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Child carers need to stump up criminal-record certificate

Measure could be a burden for parents, says association

04 April, 20:05
Child carers need to stump up criminal-record certificate (ANSA) - Rome, April 4 - Italian employers hiring people in environments where minors are present must request a certificate declaring they have not committed crimes that would make them incompatible starting Monday, when a new law goes into effect.

The law designed for protection in child care, requests employers to ask courts for criminal records with the employee's consent.

This could potentially be a burden to families, said Assidatcolf, an association of employers of domestic workers.

According to Assindatcolf, criminal records should be requested at the appropriate court subject to employee authorization. Employee authorization is necessary because records can only be requested by named person, explained Assindatcolf.

"This procedure greatly disrupts families so much more than for other work relationships that require criminal records certificates (especially in the public sector). It is the employee who must personally request it and then present it to the employer," affirmed Assidatcolf, adding, "moreover, while businesses and voluntary organizations have an organization they can count on for bureaucratic issues, it is fathers and mothers that find themselves further overloaded".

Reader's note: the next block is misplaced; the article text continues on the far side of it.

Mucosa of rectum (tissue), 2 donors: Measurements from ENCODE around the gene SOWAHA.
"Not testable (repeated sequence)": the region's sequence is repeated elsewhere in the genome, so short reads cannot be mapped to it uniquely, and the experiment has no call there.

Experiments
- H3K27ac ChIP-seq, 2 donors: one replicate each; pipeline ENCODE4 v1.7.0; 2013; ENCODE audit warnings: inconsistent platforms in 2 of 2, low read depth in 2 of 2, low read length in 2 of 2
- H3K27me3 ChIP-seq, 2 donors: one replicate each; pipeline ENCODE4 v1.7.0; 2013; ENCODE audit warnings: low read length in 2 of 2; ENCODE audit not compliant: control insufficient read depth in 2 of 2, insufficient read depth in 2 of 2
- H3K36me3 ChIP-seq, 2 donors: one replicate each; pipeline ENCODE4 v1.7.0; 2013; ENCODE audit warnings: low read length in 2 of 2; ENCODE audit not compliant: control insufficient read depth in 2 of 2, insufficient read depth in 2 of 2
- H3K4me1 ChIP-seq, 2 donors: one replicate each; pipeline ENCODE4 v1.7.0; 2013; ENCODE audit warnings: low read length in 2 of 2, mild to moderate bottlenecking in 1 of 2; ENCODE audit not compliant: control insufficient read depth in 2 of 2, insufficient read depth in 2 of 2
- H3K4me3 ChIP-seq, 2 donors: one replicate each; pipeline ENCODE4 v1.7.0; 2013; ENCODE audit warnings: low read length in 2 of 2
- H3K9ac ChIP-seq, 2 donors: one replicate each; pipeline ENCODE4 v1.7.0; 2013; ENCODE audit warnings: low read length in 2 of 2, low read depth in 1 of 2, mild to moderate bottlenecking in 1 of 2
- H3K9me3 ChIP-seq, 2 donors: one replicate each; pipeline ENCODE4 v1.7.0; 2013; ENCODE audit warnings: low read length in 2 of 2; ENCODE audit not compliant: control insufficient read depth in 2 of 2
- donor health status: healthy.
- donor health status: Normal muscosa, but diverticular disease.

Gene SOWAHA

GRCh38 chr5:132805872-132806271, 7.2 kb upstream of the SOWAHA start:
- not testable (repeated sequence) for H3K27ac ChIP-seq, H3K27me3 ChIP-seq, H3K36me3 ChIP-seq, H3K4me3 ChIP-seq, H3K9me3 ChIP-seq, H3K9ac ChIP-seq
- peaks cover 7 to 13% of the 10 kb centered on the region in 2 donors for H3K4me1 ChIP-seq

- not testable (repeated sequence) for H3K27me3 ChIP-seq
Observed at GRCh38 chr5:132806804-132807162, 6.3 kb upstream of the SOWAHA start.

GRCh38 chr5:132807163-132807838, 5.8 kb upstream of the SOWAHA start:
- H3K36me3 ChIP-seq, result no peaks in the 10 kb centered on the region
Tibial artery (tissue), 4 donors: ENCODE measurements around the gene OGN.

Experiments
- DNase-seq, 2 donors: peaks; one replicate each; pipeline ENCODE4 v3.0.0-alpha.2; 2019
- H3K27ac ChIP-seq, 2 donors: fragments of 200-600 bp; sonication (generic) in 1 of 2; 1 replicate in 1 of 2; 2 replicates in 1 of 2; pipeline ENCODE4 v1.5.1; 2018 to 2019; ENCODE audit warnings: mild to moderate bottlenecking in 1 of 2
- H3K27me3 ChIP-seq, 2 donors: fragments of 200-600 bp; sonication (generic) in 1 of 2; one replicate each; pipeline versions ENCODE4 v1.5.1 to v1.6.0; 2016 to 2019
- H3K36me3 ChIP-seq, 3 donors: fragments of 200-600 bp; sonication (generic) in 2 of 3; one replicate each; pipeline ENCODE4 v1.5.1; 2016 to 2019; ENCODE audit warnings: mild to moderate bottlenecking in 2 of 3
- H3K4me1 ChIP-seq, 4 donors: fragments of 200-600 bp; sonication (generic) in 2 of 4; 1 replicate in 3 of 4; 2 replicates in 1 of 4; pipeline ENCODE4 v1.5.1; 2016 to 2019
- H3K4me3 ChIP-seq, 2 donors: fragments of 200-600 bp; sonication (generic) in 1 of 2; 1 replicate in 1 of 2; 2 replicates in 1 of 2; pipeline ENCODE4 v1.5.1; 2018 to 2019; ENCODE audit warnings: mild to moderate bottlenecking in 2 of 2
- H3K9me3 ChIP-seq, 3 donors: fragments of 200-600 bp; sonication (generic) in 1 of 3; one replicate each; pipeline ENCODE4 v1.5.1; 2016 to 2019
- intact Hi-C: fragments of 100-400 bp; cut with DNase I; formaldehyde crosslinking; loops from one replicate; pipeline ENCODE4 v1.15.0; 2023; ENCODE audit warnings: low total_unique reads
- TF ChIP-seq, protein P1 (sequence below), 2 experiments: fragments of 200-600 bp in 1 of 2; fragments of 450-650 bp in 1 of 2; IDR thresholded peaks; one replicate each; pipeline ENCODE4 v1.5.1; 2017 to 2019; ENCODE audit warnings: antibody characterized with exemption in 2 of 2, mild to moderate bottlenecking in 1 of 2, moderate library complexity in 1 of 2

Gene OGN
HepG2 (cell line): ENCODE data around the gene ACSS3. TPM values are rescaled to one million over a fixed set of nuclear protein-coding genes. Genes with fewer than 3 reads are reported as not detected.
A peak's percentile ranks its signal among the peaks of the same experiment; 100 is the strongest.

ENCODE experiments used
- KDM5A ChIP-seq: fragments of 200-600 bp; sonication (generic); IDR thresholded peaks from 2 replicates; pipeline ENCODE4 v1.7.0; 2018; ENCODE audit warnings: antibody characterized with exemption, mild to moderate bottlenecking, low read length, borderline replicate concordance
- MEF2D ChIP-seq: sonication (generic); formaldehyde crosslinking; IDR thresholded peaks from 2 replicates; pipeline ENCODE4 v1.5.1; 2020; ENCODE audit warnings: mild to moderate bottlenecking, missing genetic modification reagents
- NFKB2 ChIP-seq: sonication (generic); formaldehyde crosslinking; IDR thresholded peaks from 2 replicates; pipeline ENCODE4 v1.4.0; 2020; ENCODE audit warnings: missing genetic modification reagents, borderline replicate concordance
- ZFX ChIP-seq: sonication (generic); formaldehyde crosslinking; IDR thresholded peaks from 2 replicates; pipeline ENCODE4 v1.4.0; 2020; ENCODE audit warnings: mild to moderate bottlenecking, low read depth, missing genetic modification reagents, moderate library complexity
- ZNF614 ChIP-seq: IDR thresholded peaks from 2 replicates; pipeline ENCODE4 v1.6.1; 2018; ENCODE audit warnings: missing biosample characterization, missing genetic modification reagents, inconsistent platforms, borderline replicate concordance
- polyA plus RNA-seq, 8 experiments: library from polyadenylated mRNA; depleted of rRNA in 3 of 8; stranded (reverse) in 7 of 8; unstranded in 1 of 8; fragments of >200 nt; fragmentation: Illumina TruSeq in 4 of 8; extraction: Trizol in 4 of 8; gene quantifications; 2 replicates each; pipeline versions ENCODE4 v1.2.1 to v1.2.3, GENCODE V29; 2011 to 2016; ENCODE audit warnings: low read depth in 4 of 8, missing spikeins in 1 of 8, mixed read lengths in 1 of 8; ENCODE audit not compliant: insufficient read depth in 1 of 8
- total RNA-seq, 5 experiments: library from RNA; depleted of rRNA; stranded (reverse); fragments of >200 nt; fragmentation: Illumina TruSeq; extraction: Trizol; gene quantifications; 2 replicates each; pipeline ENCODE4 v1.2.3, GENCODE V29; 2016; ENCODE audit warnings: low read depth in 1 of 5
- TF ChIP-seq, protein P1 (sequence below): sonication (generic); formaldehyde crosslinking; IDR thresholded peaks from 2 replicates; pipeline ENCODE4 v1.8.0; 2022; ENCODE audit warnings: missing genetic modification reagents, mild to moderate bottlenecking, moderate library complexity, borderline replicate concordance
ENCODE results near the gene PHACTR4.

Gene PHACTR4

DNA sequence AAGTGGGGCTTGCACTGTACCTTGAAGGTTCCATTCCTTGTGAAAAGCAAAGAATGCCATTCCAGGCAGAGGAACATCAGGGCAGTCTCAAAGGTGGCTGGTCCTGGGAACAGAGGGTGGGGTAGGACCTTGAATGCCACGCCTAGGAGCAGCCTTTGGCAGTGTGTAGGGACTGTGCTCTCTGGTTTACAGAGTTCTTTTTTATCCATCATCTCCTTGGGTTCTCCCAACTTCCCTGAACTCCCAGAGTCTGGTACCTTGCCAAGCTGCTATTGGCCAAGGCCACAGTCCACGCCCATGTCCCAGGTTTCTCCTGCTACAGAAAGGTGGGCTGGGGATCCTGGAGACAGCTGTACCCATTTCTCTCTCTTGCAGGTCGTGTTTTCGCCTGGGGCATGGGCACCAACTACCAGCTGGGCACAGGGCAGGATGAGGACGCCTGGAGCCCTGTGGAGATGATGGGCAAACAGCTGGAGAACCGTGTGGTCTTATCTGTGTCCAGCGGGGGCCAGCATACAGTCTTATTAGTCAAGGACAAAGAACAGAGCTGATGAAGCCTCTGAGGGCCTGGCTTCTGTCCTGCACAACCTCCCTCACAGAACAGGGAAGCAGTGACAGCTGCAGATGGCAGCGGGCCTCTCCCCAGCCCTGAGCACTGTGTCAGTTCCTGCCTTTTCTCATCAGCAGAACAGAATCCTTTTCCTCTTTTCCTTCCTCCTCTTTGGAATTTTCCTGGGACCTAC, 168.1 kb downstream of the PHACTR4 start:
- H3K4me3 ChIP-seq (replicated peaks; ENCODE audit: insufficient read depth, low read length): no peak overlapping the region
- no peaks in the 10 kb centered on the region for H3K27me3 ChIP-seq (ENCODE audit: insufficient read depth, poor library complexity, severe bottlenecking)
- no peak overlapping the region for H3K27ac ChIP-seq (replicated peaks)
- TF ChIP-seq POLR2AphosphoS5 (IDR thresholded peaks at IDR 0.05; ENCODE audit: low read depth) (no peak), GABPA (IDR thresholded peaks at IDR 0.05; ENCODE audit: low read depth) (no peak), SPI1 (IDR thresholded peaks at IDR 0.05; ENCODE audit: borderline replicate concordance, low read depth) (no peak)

On Friday, Assidatcolf asked to postpone Monday's enforcement of the decree.

In a statement, the association said "while sharing the aims and good intentions contained in the legislative initiative, it must be noted that the introduction of an obligation for the employer to require the prospective employee's criminal record will lead to both a paralysis in hirings and promote under-the-table employment, heavily penalizing an industry that constitutes a fundamental support for Italian families".

Voluntary organizations which work with children have already been omitted, thanks to a circular letter released Thursday that excludes non-profits from penalties, which range from 10,000 to 15,000 euro.